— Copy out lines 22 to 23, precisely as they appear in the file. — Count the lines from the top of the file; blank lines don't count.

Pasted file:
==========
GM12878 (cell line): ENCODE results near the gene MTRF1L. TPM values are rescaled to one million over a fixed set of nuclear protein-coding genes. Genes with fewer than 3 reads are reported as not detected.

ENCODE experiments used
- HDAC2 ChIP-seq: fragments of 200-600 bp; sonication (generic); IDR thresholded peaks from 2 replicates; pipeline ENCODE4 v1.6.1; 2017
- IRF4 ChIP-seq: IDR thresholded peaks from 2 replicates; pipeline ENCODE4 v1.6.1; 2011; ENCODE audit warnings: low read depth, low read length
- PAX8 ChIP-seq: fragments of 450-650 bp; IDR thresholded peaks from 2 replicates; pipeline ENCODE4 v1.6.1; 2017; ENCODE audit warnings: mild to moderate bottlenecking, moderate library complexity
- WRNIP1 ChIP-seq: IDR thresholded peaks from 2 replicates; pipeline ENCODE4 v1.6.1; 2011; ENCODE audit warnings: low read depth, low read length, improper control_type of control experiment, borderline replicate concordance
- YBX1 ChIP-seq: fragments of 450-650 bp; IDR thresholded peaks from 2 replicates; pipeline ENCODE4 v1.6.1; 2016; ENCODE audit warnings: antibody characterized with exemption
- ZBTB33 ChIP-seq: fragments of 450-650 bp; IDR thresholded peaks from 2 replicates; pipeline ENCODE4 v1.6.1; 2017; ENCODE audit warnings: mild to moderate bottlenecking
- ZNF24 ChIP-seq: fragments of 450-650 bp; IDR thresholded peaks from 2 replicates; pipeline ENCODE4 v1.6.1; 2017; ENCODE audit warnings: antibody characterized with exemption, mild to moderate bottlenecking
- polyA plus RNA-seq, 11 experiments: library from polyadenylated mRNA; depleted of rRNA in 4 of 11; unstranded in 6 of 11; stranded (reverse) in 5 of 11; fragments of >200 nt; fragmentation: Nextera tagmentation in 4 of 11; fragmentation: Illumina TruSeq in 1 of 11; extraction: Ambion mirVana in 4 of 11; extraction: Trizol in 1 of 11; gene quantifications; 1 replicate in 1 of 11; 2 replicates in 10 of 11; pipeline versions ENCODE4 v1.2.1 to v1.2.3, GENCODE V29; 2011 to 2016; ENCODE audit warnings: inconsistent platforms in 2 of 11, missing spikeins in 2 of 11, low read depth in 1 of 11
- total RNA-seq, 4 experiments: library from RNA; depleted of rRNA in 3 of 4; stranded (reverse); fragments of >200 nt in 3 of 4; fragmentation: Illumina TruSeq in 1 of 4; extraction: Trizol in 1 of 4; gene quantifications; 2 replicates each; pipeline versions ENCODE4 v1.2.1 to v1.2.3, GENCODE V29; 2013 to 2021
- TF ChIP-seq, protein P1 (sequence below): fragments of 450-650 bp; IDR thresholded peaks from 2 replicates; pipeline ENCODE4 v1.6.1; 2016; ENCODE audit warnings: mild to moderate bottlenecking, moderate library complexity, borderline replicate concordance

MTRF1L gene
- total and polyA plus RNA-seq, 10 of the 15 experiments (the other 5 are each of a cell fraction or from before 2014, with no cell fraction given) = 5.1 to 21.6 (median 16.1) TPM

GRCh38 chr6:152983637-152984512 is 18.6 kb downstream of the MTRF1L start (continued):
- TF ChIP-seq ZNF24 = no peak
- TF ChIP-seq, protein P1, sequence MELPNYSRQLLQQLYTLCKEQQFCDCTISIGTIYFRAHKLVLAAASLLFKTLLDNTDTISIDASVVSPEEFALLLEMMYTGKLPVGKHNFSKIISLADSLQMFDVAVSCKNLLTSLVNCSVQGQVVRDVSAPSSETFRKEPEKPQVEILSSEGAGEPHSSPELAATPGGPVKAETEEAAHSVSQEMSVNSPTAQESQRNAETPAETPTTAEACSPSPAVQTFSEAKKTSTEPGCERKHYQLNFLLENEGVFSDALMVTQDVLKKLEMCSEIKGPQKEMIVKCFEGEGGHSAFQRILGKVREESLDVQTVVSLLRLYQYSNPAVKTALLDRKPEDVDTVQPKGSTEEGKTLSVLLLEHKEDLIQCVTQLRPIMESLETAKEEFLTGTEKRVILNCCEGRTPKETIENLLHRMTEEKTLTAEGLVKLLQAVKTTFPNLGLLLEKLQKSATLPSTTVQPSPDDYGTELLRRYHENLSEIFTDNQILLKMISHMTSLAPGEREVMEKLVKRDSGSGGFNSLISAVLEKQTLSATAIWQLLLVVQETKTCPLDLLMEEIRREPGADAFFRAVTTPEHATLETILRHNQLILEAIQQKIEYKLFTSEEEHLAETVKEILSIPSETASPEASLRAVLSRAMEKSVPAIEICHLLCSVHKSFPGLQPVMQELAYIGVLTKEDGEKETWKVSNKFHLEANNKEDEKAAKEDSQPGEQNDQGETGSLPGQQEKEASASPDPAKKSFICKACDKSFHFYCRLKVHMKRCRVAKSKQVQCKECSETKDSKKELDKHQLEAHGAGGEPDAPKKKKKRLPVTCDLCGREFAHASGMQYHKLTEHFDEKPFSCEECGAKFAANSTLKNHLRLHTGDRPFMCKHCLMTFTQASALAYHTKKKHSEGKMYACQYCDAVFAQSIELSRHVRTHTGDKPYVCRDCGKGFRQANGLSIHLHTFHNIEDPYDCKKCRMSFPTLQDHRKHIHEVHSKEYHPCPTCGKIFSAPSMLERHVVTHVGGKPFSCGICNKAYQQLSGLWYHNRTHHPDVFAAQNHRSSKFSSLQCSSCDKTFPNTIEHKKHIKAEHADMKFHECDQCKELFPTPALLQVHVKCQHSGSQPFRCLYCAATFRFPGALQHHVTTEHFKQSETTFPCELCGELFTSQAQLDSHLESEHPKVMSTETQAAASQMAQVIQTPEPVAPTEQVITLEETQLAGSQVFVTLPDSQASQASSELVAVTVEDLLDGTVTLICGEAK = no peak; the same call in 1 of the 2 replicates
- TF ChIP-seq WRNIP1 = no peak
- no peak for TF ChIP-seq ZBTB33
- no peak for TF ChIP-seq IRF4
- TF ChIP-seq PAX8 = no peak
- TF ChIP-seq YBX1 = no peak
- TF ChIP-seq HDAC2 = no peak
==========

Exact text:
- TF ChIP-seq YBX1 = no peak
- TF ChIP-seq HDAC2 = no peak